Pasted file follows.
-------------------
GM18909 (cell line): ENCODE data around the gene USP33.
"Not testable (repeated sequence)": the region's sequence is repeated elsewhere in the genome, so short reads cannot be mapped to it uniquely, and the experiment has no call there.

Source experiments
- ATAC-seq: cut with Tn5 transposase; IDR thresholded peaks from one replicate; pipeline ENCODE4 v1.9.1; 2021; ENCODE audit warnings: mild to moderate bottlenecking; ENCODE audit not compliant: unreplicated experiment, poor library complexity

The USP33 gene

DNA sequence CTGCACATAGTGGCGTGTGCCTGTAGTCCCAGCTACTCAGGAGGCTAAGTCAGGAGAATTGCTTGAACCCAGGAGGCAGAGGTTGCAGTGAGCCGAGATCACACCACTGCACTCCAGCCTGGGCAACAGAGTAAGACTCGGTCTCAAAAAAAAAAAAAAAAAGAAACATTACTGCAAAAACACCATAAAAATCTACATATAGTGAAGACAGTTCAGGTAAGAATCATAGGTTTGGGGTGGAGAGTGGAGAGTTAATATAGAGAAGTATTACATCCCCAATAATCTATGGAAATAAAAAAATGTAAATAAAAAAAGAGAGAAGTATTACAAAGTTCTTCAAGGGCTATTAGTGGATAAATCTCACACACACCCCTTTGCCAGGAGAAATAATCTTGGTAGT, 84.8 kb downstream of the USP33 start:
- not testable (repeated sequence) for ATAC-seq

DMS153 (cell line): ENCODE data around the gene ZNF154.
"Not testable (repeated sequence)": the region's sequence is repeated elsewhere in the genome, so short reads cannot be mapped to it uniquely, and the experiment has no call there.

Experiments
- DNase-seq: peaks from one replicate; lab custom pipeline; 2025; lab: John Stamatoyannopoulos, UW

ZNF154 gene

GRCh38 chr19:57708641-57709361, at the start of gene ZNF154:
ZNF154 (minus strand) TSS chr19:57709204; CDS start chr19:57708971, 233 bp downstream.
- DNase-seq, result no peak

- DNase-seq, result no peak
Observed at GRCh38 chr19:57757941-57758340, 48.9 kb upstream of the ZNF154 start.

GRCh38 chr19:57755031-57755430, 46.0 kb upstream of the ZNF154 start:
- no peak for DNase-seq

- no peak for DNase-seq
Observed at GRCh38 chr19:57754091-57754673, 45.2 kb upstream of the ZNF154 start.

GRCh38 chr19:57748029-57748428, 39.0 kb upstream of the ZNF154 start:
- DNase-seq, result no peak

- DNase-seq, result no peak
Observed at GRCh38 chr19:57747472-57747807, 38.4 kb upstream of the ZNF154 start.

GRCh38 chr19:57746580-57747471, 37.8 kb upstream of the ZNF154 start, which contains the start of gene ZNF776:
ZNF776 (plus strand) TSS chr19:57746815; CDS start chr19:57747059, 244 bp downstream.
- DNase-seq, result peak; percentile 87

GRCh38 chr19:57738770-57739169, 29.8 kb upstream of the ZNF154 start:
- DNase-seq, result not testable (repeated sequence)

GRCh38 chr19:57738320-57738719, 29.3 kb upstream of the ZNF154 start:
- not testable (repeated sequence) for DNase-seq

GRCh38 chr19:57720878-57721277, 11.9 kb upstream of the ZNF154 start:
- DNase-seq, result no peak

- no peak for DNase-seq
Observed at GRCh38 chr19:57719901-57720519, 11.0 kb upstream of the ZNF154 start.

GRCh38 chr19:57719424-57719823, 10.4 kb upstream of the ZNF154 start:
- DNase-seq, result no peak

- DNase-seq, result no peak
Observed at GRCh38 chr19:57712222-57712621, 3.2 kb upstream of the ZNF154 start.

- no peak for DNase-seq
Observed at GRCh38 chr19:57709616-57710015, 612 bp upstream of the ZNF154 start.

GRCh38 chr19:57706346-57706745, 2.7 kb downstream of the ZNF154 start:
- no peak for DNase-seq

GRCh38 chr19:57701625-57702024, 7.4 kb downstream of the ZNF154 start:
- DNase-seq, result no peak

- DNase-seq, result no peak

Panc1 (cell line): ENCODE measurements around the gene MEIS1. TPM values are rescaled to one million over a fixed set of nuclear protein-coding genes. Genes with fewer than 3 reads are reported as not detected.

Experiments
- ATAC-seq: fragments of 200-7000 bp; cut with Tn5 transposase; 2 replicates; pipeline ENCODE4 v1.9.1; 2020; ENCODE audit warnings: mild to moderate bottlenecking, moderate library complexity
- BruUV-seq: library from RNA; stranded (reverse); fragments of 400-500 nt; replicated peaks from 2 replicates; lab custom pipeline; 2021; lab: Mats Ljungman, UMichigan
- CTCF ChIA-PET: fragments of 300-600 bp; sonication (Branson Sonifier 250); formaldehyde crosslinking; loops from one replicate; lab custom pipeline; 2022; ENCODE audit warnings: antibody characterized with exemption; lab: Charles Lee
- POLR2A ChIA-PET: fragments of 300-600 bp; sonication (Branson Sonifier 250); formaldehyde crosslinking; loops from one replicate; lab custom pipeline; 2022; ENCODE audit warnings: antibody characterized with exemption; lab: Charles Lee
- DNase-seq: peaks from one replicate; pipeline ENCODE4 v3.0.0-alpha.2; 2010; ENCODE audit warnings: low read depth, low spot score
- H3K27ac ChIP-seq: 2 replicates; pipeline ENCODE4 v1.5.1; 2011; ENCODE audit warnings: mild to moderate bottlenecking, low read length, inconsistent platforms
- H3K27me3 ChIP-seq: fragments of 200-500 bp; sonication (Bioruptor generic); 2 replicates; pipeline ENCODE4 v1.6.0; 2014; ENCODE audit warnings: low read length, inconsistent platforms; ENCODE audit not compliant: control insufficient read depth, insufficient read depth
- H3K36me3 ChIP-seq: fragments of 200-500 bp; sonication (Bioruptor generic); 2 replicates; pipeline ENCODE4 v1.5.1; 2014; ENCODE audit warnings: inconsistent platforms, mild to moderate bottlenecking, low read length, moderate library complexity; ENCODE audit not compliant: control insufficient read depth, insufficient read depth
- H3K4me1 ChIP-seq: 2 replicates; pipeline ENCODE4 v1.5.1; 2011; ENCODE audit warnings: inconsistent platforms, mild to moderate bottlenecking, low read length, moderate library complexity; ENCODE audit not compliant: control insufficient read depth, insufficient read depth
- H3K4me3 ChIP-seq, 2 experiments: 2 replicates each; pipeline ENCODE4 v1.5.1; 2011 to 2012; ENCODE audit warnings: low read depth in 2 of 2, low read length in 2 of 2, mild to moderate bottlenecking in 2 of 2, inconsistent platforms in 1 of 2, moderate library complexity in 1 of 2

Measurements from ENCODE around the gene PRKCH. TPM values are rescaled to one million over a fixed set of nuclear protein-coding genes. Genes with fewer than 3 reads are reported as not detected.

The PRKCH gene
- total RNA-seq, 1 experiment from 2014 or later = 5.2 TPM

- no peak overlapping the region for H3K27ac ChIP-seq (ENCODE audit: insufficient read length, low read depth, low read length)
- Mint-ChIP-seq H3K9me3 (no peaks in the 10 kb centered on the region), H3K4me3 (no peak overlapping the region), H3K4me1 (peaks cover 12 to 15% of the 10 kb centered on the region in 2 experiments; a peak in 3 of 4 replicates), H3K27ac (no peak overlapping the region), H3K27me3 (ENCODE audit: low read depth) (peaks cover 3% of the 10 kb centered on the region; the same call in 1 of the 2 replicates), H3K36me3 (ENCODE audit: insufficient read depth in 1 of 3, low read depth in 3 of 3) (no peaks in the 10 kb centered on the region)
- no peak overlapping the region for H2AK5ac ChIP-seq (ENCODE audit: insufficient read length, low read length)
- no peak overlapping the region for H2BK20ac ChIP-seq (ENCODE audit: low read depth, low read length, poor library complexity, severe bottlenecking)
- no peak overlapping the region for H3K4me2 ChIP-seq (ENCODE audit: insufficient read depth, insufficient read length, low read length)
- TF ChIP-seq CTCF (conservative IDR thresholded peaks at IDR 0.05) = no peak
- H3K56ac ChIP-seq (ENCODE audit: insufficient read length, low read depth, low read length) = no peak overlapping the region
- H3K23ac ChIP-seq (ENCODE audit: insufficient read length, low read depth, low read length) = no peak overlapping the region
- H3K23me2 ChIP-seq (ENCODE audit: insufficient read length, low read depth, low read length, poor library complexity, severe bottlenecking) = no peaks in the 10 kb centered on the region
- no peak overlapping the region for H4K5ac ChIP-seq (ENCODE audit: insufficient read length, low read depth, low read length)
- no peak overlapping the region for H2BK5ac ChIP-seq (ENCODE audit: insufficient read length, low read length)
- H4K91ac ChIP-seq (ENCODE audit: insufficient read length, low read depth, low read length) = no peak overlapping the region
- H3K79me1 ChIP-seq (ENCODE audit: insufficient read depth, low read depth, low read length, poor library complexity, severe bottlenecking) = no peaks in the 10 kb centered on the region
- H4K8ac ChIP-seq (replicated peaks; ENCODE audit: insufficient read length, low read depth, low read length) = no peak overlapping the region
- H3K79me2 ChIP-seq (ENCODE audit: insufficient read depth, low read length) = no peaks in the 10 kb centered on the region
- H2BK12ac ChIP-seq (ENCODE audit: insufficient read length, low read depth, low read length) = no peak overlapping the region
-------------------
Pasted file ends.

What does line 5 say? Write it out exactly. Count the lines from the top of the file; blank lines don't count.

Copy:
The USP33 gene